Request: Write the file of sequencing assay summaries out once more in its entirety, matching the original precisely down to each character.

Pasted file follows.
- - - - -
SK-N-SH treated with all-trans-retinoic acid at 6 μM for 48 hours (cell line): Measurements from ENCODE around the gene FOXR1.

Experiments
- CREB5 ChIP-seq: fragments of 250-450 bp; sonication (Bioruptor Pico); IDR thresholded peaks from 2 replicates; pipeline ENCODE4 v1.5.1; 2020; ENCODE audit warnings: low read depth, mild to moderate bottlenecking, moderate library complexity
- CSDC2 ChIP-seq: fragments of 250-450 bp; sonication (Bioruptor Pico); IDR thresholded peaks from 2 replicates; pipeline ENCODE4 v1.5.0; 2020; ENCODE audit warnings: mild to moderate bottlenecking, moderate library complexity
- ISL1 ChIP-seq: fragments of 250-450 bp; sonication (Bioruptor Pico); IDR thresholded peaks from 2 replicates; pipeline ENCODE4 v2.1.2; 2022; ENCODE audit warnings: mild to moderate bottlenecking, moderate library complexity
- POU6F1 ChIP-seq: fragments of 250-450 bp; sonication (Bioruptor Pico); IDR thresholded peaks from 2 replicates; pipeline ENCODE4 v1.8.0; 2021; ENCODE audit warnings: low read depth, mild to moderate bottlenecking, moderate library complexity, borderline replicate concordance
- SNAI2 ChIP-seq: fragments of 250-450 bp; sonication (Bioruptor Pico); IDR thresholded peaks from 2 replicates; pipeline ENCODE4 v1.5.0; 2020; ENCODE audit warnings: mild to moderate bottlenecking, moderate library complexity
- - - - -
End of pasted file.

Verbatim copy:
SK-N-SH treated with all-trans-retinoic acid at 6 μM for 48 hours (cell line): Measurements from ENCODE around the gene FOXR1.

Experiments
- CREB5 ChIP-seq: fragments of 250-450 bp; sonication (Bioruptor Pico); IDR thresholded peaks from 2 replicates; pipeline ENCODE4 v1.5.1; 2020; ENCODE audit warnings: low read depth, mild to moderate bottlenecking, moderate library complexity
- CSDC2 ChIP-seq: fragments of 250-450 bp; sonication (Bioruptor Pico); IDR thresholded peaks from 2 replicates; pipeline ENCODE4 v1.5.0; 2020; ENCODE audit warnings: mild to moderate bottlenecking, moderate library complexity
- ISL1 ChIP-seq: fragments of 250-450 bp; sonication (Bioruptor Pico); IDR thresholded peaks from 2 replicates; pipeline ENCODE4 v2.1.2; 2022; ENCODE audit warnings: mild to moderate bottlenecking, moderate library complexity
- POU6F1 ChIP-seq: fragments of 250-450 bp; sonication (Bioruptor Pico); IDR thresholded peaks from 2 replicates; pipeline ENCODE4 v1.8.0; 2021; ENCODE audit warnings: low read depth, mild to moderate bottlenecking, moderate library complexity, borderline replicate concordance
- SNAI2 ChIP-seq: fragments of 250-450 bp; sonication (Bioruptor Pico); IDR thresholded peaks from 2 replicates; pipeline ENCODE4 v1.5.0; 2020; ENCODE audit warnings: mild to moderate bottlenecking, moderate library complexity